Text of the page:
Support for Women and Children at Mercy Hospice

On a typical evening at Mercy Hospice in Philadelphia, mothers and their children can be found in the activities room, redefining what it means to have fun. Whether they are playing board games, line dancing, or doing arts and crafts, the experience is a new one for most of them. That’s because “fun” in recovery means something completely different from “fun” in addiction. This is just one way we provide support for women and children at Mercy Hospice.

The women residents at Mercy Hospice, a program within the Housing and Homeless Services Division of Catholic Social Services of the Archdiocese of Philadelphia, are working towards recovery.

Both single women and mothers with young children can reside at Mercy, which at any given time, houses 30 to 35 women and 7 to 10 children for up to 3 months. Some of the mothers residing at the 48-bed facility have custody of their children. Others have children who are living with relatives or foster families.

Families Come First

But all the women in residence are striving to better their lives and the lives of their children. With the goal of continued addiction recovery and transition to more independent living situations, the women meet weekly with professional case managers to identify and address the root causes of their homelessness.

With the supportive services offered at Mercy Hospice, homeless women address mental health and substance use disorders, work on their substance abuse problems, learn parenting skills and improve their quality of life.

They receive intensive case management from a professional team of social workers. Services provided include parenting education, childcare, life skills training and Drug and Alcohol treatment programs.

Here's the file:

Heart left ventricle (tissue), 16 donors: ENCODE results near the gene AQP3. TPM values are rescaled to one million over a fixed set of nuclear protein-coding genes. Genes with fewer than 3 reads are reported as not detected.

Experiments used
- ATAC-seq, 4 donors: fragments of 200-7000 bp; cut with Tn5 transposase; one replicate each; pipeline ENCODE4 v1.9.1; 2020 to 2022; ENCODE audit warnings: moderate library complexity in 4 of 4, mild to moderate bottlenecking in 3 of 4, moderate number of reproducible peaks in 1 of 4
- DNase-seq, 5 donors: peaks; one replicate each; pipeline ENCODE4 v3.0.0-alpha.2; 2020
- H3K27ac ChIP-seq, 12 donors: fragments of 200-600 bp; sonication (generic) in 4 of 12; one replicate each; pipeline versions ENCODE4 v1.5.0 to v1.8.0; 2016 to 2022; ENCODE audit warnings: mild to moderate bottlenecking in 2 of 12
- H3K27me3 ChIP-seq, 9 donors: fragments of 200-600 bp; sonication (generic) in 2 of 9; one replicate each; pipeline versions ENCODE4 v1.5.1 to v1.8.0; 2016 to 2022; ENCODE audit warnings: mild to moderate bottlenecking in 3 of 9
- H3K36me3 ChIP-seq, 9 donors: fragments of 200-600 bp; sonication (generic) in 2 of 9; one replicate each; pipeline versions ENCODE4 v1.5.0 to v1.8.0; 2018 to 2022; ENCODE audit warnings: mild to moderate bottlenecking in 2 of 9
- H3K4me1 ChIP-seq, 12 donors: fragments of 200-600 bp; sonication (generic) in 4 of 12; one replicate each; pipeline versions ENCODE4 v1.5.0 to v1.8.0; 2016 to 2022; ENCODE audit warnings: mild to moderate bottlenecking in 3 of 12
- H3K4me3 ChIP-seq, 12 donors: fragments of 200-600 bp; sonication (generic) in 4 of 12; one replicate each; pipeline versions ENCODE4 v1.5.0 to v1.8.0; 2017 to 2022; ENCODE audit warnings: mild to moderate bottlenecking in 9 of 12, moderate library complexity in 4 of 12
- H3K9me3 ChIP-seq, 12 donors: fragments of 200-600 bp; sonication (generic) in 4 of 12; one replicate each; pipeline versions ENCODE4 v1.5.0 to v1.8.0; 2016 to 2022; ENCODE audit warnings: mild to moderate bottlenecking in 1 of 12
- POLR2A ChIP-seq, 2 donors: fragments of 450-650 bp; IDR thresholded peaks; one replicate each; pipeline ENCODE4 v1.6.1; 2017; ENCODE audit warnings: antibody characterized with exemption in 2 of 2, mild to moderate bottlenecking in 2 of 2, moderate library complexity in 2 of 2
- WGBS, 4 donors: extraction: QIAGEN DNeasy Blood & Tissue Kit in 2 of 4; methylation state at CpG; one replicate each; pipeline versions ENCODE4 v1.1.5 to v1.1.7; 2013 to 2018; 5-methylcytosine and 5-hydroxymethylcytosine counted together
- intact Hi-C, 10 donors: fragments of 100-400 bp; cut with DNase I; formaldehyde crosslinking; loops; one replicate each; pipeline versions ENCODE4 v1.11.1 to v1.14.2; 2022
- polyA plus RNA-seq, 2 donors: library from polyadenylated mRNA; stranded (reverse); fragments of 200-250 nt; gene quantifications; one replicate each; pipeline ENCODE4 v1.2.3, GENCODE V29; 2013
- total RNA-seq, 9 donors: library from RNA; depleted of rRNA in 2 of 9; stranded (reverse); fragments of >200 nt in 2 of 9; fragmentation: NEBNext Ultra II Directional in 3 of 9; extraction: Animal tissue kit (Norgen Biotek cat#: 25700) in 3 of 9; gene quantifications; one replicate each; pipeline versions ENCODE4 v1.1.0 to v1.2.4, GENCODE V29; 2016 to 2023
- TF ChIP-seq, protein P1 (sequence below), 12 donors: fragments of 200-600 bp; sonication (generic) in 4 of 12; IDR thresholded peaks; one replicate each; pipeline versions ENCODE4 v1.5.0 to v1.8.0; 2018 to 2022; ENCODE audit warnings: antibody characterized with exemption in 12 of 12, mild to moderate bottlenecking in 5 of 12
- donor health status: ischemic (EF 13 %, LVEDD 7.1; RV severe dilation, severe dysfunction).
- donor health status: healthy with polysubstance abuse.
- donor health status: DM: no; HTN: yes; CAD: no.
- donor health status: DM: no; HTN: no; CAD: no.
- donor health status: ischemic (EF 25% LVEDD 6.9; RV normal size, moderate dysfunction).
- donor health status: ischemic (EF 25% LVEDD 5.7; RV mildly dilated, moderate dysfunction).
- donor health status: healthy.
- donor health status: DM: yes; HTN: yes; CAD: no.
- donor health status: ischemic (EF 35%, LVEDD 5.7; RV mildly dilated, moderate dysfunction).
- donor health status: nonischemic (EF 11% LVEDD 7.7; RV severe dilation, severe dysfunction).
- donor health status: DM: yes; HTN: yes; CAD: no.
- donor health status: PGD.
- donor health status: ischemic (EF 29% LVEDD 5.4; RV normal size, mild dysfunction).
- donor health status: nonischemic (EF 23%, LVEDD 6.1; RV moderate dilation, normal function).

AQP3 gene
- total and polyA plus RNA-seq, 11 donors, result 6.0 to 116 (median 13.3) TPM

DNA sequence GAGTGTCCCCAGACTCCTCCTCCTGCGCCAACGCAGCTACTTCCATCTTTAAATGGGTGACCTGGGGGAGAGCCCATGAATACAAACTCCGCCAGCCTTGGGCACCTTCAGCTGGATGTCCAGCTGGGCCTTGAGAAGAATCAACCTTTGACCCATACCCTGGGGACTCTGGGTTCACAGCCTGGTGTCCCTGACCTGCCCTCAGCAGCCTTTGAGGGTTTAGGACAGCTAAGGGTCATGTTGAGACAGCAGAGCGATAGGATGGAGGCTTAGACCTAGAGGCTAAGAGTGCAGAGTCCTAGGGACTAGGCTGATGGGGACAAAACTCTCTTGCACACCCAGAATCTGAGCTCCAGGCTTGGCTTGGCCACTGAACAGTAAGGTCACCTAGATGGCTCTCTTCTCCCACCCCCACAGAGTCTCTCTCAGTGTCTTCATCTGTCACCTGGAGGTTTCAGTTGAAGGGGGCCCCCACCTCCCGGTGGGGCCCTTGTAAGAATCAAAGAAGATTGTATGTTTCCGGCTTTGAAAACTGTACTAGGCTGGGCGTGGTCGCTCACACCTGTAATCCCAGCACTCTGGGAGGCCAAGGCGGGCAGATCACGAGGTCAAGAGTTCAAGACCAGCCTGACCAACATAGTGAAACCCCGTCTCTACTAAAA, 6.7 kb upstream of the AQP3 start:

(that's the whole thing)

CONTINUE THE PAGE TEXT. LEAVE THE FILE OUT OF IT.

The social workers and staff at the Hospice are there to help them in their healing journey. Says Cecelia Chambers, Program Director, “Here at Mercy Hospice, we walk alongside our mothers because for many of them it’s the first time they are parenting sober.”

How is parenting sober different from parenting in addiction? It’s different in both profound and simple ways. Chambers, again: “We might take for granted that because one has a child, they understand how to parent, and how to parent effectively.”

Life Skills for Independent Living

Effective parenting takes many forms. It might mean obtaining documents like birth certificates and social security cards that were either lost or never obtained. It might mean registering a child for school, making pediatrician appointments, and tracking vaccination records.

Many of the women, whether first time mothers or not, need guidance in the baby basics: diapering, feeding, dressing, bathing, and naptimes. The safe way to wash and sanitize formula bottles can be a major hurdle to get over. How to put a baby safely in its crib for the night. When and how to respond to its cries.

All staff members at Mercy Hospice take part in insuring that moms and kids get what they need to be successful, and to thrive. In-the-moment coaching from residential support staff and social workers helps the mothers manage their sobriety and parental obligations at the same time.

Love and Respect for Individuals and Families

The women in recovery may never themselves have received this kind of care before. But as they are cared for by the staff, they learn how to care for themselves, treat themselves with love and respect, and do the same for their children.

To strengthen families, and help mothers who otherwise might be at risk, support staff at Mercy Hospice use the Safe Families Protective Factors approach. Helping each mother find resources and develop coping strategies that allow them to parent effectively—even under stress.

Says Renee Hudson, Assistant Director for Homeless and Housing, “Our moms are a work in progress. With the right amount of love and walking alongside and supporting them, they will find their success.”


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Amy Adams
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